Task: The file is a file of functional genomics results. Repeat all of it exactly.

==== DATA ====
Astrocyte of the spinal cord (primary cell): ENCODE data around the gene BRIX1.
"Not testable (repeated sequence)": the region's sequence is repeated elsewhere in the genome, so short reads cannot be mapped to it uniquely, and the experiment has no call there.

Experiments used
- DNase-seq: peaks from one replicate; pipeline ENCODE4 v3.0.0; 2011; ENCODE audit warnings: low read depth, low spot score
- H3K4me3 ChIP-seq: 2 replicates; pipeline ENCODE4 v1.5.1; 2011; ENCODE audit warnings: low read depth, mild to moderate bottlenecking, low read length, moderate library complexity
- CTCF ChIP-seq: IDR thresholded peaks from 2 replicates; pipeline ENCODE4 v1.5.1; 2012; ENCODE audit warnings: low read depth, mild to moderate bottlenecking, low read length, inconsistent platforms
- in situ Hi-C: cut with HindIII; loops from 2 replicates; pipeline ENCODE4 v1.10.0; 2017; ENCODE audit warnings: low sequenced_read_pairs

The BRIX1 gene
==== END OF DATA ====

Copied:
Astrocyte of the spinal cord (primary cell): ENCODE data around the gene BRIX1.
"Not testable (repeated sequence)": the region's sequence is repeated elsewhere in the genome, so short reads cannot be mapped to it uniquely, and the experiment has no call there.

Experiments used
- DNase-seq: peaks from one replicate; pipeline ENCODE4 v3.0.0; 2011; ENCODE audit warnings: low read depth, low spot score
- H3K4me3 ChIP-seq: 2 replicates; pipeline ENCODE4 v1.5.1; 2011; ENCODE audit warnings: low read depth, mild to moderate bottlenecking, low read length, moderate library complexity
- CTCF ChIP-seq: IDR thresholded peaks from 2 replicates; pipeline ENCODE4 v1.5.1; 2012; ENCODE audit warnings: low read depth, mild to moderate bottlenecking, low read length, inconsistent platforms
- in situ Hi-C: cut with HindIII; loops from 2 replicates; pipeline ENCODE4 v1.10.0; 2017; ENCODE audit warnings: low sequenced_read_pairs

The BRIX1 gene